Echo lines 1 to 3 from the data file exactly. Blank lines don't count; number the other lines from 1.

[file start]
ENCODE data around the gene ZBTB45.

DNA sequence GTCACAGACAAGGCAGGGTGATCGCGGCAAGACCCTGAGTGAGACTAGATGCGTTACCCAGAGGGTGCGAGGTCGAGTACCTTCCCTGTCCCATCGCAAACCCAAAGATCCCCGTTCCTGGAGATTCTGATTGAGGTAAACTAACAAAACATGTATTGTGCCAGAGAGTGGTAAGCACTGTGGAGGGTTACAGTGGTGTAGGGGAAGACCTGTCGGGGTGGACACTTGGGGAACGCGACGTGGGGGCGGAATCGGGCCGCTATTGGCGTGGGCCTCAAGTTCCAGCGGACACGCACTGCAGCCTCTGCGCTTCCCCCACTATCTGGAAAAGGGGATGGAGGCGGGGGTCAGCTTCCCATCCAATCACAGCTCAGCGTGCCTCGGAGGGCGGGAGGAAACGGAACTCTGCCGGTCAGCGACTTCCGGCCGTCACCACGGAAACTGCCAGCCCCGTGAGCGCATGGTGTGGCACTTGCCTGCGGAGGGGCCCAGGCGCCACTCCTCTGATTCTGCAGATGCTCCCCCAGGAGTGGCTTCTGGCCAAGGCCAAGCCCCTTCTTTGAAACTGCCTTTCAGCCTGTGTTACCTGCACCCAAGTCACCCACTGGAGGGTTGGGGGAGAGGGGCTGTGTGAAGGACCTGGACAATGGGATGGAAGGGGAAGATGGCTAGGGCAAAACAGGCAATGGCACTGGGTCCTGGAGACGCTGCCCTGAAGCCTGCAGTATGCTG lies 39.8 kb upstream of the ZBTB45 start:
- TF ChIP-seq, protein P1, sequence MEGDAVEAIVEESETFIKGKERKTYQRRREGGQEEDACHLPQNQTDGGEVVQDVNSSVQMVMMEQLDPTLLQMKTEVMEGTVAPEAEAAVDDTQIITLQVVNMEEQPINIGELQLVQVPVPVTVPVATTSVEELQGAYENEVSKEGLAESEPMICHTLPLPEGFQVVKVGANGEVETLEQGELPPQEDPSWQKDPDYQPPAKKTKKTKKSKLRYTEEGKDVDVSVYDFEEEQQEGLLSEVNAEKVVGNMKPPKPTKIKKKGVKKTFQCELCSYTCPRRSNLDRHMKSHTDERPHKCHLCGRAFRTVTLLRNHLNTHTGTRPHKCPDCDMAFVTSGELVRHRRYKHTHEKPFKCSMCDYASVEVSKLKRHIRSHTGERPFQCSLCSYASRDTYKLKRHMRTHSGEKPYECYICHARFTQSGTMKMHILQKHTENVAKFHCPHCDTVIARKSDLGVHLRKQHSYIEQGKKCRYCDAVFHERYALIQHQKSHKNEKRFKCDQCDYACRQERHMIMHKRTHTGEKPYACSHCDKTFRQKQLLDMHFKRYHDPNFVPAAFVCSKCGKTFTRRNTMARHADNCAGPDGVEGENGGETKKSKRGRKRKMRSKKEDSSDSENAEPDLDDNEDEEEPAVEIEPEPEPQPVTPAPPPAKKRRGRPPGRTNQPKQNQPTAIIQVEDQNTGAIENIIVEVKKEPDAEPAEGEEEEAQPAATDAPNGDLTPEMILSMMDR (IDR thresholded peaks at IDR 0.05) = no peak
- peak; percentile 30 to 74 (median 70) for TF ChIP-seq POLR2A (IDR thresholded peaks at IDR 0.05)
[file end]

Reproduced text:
ENCODE data around the gene ZBTB45.

DNA sequence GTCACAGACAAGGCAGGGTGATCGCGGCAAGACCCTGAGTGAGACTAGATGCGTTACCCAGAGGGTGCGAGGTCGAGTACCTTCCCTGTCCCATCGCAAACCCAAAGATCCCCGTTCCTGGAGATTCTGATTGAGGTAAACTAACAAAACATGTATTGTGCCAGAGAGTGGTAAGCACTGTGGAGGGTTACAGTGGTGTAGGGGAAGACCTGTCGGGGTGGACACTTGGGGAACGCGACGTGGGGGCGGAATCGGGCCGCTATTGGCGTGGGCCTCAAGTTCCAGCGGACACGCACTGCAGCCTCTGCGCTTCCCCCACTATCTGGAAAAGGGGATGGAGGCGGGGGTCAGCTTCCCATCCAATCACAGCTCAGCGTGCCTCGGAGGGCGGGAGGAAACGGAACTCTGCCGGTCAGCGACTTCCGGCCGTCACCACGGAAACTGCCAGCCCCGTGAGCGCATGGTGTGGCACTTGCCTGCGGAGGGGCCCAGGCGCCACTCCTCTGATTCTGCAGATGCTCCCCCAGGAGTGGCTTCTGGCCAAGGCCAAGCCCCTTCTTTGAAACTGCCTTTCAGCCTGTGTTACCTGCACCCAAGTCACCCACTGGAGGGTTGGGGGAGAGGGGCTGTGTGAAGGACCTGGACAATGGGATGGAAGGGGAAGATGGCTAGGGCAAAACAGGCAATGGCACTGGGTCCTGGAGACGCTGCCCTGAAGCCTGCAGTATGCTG lies 39.8 kb upstream of the ZBTB45 start:
- TF ChIP-seq, protein P1, sequence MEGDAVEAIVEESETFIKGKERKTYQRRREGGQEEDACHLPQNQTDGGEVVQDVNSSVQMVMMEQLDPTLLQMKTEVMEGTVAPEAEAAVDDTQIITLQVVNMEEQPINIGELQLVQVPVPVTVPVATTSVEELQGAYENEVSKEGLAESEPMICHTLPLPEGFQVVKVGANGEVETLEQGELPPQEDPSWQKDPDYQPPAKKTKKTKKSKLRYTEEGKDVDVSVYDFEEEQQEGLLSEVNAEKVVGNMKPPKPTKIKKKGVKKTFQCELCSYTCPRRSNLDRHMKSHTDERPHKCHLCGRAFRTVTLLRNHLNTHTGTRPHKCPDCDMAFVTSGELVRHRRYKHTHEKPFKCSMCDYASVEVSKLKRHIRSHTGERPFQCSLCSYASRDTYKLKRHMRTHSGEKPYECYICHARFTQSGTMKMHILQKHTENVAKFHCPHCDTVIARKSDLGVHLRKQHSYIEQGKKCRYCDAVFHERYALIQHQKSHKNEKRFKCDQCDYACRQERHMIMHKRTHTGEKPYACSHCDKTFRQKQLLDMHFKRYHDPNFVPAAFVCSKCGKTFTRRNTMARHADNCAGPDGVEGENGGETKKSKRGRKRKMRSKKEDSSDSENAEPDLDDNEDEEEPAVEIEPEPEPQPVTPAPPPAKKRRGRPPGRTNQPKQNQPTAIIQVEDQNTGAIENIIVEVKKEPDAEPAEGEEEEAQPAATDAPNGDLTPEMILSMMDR (IDR thresholded peaks at IDR 0.05) = no peak